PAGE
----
April 06, 2008

 

From the Archives

To "celebrate" once again the choices before us in this election year, we present this MTIH classic, originally posted in June 2006:


Raise your glass to the hard working people

I had a conversation last weekend about our current state of political affairs, and the Rolling Stones song Salt of the Earth was mentioned with regard to its line “Let’s think of the wavering millions / Who need leaders but get gamblers instead.”

That ambiguous line was brought home while reading an article/interview with Dick Cheney by former New York Times reporter Todd Purdum, now national editor at Vanity Fair. It’s a compelling piece, showing much of what I could have assumed about Cheney but then other stuff that proved I just don’t know Dick. For example, he was quite a prankster during his tenure as Ford’s chief of staff, and when he was Wyoming’s sole Congressman for 10 years he would make time back in the home office for a crazy coot they called Dynamite Lopez (in the pre-9/11 world he threatened that he carried a stick of dynamite with him – no worries, come on in, the Congressman will be right with you...).

But the crux of the story is about how Cheney’s character, not necessarily his ideology, has changed for the worse. Purdum speculates (and strongly so, as he interviewed a buttload of Cheney friends and aquaintances in addition to three conversations with the Veep himself) that the cause of the change falls about equally between his post-9/11 responsibilities, the massive amount of wealth he accrued with Haliburton, and his shaky health.

Interesting factoid – Grateful Dead lyricist John Perry Barlow, a longtime Wyoming resident, worked on Cheney’s first congressional campaign in 1978. But the songwriter has changed his tune for sure (only slightly relieving my puzzlement over his initial support - hell, I don't guess Dems raise their head very high in the land of hate crimes). Barlow told Purdum via e-mail that Cheney’s, “dark intellect has become one of the most dangerous forces in the world; he has become a global sociopath, a creature of enormous power and intellect combined with all the empathy of a HAL 9000.”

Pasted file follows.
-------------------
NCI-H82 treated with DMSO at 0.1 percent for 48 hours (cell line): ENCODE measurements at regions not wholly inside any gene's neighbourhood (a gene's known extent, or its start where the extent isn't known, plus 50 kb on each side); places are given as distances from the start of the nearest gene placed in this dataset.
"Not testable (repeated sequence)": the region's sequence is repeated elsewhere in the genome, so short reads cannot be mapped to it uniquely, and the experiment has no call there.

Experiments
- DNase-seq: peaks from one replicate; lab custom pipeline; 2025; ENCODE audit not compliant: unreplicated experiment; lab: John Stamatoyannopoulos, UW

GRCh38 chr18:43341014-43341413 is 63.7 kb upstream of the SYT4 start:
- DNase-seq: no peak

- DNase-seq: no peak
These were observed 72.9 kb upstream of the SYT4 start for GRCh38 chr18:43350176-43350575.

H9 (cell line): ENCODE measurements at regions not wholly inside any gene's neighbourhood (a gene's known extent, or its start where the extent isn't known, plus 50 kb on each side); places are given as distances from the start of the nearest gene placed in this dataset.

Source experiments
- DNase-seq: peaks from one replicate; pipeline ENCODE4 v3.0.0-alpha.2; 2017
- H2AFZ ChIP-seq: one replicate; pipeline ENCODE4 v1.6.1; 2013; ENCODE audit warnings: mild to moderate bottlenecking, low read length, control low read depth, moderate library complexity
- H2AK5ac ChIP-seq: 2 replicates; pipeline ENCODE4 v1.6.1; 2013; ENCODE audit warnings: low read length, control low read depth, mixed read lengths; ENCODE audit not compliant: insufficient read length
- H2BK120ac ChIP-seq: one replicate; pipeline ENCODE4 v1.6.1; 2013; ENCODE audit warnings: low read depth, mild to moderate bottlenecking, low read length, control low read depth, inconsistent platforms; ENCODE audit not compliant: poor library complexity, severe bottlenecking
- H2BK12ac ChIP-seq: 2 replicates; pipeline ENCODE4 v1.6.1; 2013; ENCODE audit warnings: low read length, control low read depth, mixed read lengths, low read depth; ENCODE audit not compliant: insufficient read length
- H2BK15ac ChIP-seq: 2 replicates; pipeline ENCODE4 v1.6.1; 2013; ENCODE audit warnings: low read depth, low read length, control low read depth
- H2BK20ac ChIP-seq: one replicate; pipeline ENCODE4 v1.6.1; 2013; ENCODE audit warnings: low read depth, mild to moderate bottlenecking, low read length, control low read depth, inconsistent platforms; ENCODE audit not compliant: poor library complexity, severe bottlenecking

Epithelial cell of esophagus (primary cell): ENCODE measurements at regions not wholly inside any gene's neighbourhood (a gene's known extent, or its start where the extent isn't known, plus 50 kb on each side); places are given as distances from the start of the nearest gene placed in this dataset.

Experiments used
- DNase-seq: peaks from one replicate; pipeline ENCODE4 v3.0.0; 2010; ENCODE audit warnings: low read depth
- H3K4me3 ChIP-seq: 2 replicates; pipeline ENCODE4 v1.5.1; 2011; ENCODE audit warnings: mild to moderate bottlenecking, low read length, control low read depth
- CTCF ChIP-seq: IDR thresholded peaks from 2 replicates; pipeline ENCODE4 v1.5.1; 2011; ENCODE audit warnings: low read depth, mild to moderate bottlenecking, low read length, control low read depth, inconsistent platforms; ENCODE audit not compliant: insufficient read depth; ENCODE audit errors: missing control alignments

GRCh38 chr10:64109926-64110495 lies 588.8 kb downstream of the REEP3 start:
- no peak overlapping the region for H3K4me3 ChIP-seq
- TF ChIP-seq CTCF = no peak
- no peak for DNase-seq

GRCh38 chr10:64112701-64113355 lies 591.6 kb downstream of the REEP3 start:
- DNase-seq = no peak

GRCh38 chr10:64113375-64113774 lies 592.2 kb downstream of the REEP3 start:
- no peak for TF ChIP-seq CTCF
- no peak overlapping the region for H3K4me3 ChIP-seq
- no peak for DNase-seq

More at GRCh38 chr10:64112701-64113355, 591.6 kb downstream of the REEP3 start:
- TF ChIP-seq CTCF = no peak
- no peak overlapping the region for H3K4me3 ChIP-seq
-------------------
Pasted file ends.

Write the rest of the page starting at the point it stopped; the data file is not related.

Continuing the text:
I can just see the one-sided exchange in the West Wing, “I’m sorry Colin, I cannot allow you to do that."

So, back to the Stones. Regarding our need for leaders but instead getting gamblers, what could be a more accurate description of this administration? They have gambled away much of America’s and their own faithful's good will in a series of crap shoots, both foreign and domestic, that are based on about as reliable a strategy as “I just KNOW I can beat the house on this roll. Just one more.” Indeed, baby needs a new armored Humvee. In fairness, the song really offers an indictment of ineffective politicians of all stripes, pronouncing them a choice between two dreaded diseases - a strange beauty show, indeed.

So in honor of all the stay-at-home voters out there, we present the lyrics of the last tune on 1968’s Beggar’s Banquet (IM-not-so-HO, first in the series of the four greatest Stones albums which includes Let It Bleed, Sticky Fingers, and Exile on Main St).


Salt of the Earth
(Jagger / Richards)

Let’s drink to the hard working people
Let’s drink to the lowly of birth
Raise your glass to the good and the evil
Let’s drink to the salt of the earth

Say a prayer for the common foot soldier
Spare a thought for his back breaking work
Say a prayer for his wife and his children
Who burn the fires and who still till the earth

And when I search a faceless crowd
A swirling mass of gray and black and white
They don’t look real to me
In fact, they look so strange

Raise your glass to the hard working people
Let’s drink to the uncounted heads
Let’s think of the wavering millions
Who need leaders but get gamblers instead

Spare a thought for the stay-at-home voter
His empty eyes gaze at strange beauty shows
And a parade of the gray-suited grafters
A choice of cancer or polio

And when I look into the faceless crowd
A swirling mass of grays and black and white
They don’t look real to me
Or don’t they look so strange

Let’s drink to the hard working people
Let’s think of the lowly of birth
Spare a thought for the rag-taggy people
Let’s drink to the salt of the earth

Let’s drink to the hard working people
Let’s drink to the salt of the earth
Let’s drink to the two thousand million
Let’s think of the humble of birth
.

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Comments:
That would be Sir Mick Jagger, I take it, personal friend of Prince Charles and Tony Blair. Great. Another working class hero.
 
I knew I was gonna get some (perhaps well-deserved) grief for that. But let's not notch-down our great poets based on classism, SG. We'd have none if that was a qualifier. Besides, I know you hate the Stones.
 
I'm not fond of them either, but what Jagger does now really doesn't reflect on what he sang 40 years ago.

As for Cheney, there is still time for him to make good from these Darth Vader comparisons. All he has to do is kill Bush, then die himself. There. All vindicated.
 
I'm not fond of them either, but what Jagger does now really doesn't reflect on what he sang 40 years ago.

As for Cheney, there is still time for him to make good from these Darth Vader comparisons. All he has to do is kill Bush, then die himself. There. All vindicated.
 
Great song that. I could almost forgive them 'Harlem Shuffle' for that one :)

LMAO @ Joe!
I guess though, where the Darth Vader comparison falls down is that, as we discovered in 'Revenge of the Sith', Darth used to be a good-looking fellow :)
 
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